Facts About Donuts in an Empty Field by Rachel Barnard

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Release Date: June 3, 2016 (National Donut Day!)

Cover Designer: Starla Huchton

Synopsis

Letting go of anger is life’s greatest challenge.

Vanessa Smith hasn’t been the same since her father’s death. A hero until the end, he died saving a restaurant owner’s wife and son from a burning building. Nessa has always blamed the boy, Ben, for her loss, and her thoughts are consumed with ways to make him as miserable as she is.

Nichole Adams knows Nessa can never heal until she learns to let go of her hatred, but bringing back her best friend is proving more difficult than she could’ve imagined. In a last ditch effort to break Nessa’s obsession, Nichole hopes signing up for the local food challenge is just the thing to bust her out of her shell.

A single choice defines the road ahead for Nessa. Doing the right thing isn’t easy, but living with the consequences of doing nothing might be worse.

***

10 random Facts about Donuts in an Empty Field and the For the Love of Donuts Series:

  1. Vanessa owns a corgi named Bluster.
  2. Vanessa’s dad tries to beat the world record for most powdered donuts eaten in 3 minutes.
  3. Vanessa and Nichole live in Sarasota, FL.
  4. Nichole and Vanessa share the same birthday and are both 17 years old.
  5. There is a local food challenge the girls try to beat.
  6. Vanessa has a fear of anything related to fire – matches, lighters, gas burning stoves, etc.
  7. Nichole and her Mother are hoarders to a certain degree.
  8. Nichole is the same size she was in the 6th grade.
  9. Vanessa wears a dog costume in one scene.
  10. Pictures are taken under the statue Unconditional Surrender in Sarasota.

About the Author

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“Author, Reviewer, and Donut Enthusiast”

My greatest accomplishments have been eating an entire half gallon of ice cream in one sitting, winning a boot toss, and writing a fictional novel based on my high school years. The first book in my For the Love of Donuts Books, Donuts in an Empty Field, is available June of 2016. My other YA novels include Ataxia and the Ravine of Lost Dreams and At One’s Beast. For more information and to see what I’m up to, visit my website: rachelauthorbarnard.com

Blog | Facebook | Goodreads | Amazon

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An interview with Rachel:

What inspired you to write Donuts in an Empty Field?

Donuts in an Empty Field is the book I’ve always meant to write. I’ve been calling it my “fictionalized biography” because the inspiration for many of the characters and the settings comes from my high school years and my relationship with my best friend at the time. Really, I wrote the book for her and to immortalize how I felt about her.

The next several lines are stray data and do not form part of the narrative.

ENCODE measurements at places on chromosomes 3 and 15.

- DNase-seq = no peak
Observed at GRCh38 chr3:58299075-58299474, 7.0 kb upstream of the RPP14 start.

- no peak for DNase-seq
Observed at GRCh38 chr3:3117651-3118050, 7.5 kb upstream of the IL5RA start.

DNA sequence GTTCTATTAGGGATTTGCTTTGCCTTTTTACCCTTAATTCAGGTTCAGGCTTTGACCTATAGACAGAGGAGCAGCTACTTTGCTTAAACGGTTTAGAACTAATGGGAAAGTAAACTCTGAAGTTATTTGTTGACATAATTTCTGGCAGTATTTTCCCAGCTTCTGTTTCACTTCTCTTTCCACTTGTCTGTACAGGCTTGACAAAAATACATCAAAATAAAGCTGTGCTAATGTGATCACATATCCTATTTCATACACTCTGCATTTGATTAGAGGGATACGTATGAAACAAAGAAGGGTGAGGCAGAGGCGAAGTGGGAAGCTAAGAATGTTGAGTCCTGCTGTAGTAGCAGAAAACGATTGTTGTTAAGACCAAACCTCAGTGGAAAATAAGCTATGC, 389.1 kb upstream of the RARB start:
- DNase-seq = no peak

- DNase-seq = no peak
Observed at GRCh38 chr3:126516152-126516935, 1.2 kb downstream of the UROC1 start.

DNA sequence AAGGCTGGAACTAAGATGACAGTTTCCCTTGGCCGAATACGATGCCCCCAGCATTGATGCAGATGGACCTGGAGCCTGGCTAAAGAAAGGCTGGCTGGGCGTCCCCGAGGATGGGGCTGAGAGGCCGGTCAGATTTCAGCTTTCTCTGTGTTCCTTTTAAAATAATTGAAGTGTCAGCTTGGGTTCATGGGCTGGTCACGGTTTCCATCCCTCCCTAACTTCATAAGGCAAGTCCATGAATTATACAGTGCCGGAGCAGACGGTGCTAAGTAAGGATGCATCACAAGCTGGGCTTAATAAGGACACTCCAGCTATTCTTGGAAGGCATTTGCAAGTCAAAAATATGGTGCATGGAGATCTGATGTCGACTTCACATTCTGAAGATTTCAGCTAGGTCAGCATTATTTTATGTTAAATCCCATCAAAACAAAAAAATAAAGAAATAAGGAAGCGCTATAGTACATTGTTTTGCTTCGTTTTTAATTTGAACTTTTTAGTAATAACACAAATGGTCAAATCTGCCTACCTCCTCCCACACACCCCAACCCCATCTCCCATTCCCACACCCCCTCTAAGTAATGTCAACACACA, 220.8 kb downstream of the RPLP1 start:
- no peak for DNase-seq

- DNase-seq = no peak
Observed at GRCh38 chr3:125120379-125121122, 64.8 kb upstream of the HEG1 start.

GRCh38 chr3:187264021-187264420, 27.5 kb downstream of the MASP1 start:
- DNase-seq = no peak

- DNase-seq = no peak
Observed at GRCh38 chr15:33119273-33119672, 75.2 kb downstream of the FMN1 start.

When did you start writing this book? Did you outline this novel or plan it out at all?

I’ve always meant to write this particular book, but it was a spur-of the moment decision. I was planning on writing a murder-mystery for NaNoWriMo 2014, but wasn’t ready. Donuts in an Empty Field took over that nano from day 1 because I could sit down and pants it out. Every manuscript since Donuts has been outlined to some degree. Outlines are so helpful and I recommend it to every writer, even if it’s not overly detailed. It’s taken me quite a number of drafts to work Donuts down into what it is today and I’ve since created an outline for this book to work backwards from.

Talk about the writing process, how long it took, what you did, etc.:

I’ve spent so long on this novel, I’ve lost track of some of the effort involved in its creation and revision. I started the writing during NaNoWrimo 2014, for a total word count of 64,540 by the end of the month. I wrote every day and spent between 40-75 hours writing that month. Then I set the manuscript aside and worked on other projects. I decided I wanted to publish the book on National Donut Day, but 2015 was moving too fast for me and I tabled the manuscript until 2016. I picked it back up again and began working on it with my local critique group. I began seriously working on it again at the end of 2015 when I overhauled the plot and then submitted it to a lovely online group of people who gave me such great feedback! I spent more countless hours reworking the plot and re-reading the manuscript before handing it off chapter by chapter to my professional editor. Every hour she puts in, I match and more. And finally, I was ready to publish and had everything set up to hit ‘go.’ This book has taken more time, effort, and tears, than anything else I’ve ever worked on.